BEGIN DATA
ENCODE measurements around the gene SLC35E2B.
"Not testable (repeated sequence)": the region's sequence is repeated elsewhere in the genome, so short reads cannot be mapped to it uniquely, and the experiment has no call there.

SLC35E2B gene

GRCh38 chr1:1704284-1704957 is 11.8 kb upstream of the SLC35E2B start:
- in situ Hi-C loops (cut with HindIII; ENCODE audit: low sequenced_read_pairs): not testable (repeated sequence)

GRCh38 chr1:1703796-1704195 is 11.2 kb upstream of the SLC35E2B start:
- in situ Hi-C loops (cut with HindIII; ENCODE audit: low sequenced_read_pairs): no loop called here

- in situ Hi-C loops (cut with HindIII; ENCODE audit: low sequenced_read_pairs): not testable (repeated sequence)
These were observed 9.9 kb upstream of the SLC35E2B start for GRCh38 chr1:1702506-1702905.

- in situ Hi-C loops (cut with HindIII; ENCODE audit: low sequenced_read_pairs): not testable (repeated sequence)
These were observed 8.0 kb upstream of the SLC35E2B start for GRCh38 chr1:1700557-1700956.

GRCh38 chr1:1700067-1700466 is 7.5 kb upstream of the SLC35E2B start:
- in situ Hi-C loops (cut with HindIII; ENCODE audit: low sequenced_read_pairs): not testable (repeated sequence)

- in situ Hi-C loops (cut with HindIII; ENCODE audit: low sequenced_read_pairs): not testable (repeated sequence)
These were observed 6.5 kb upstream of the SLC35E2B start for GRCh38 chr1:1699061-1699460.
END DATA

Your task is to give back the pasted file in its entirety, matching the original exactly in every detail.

ENCODE measurements around the gene SLC35E2B.
"Not testable (repeated sequence)": the region's sequence is repeated elsewhere in the genome, so short reads cannot be mapped to it uniquely, and the experiment has no call there.

SLC35E2B gene

GRCh38 chr1:1704284-1704957 is 11.8 kb upstream of the SLC35E2B start:
- in situ Hi-C loops (cut with HindIII; ENCODE audit: low sequenced_read_pairs): not testable (repeated sequence)

GRCh38 chr1:1703796-1704195 is 11.2 kb upstream of the SLC35E2B start:
- in situ Hi-C loops (cut with HindIII; ENCODE audit: low sequenced_read_pairs): no loop called here

- in situ Hi-C loops (cut with HindIII; ENCODE audit: low sequenced_read_pairs): not testable (repeated sequence)
These were observed 9.9 kb upstream of the SLC35E2B start for GRCh38 chr1:1702506-1702905.

- in situ Hi-C loops (cut with HindIII; ENCODE audit: low sequenced_read_pairs): not testable (repeated sequence)
These were observed 8.0 kb upstream of the SLC35E2B start for GRCh38 chr1:1700557-1700956.

GRCh38 chr1:1700067-1700466 is 7.5 kb upstream of the SLC35E2B start:
- in situ Hi-C loops (cut with HindIII; ENCODE audit: low sequenced_read_pairs): not testable (repeated sequence)

- in situ Hi-C loops (cut with HindIII; ENCODE audit: low sequenced_read_pairs): not testable (repeated sequence)
These were observed 6.5 kb upstream of the SLC35E2B start for GRCh38 chr1:1699061-1699460.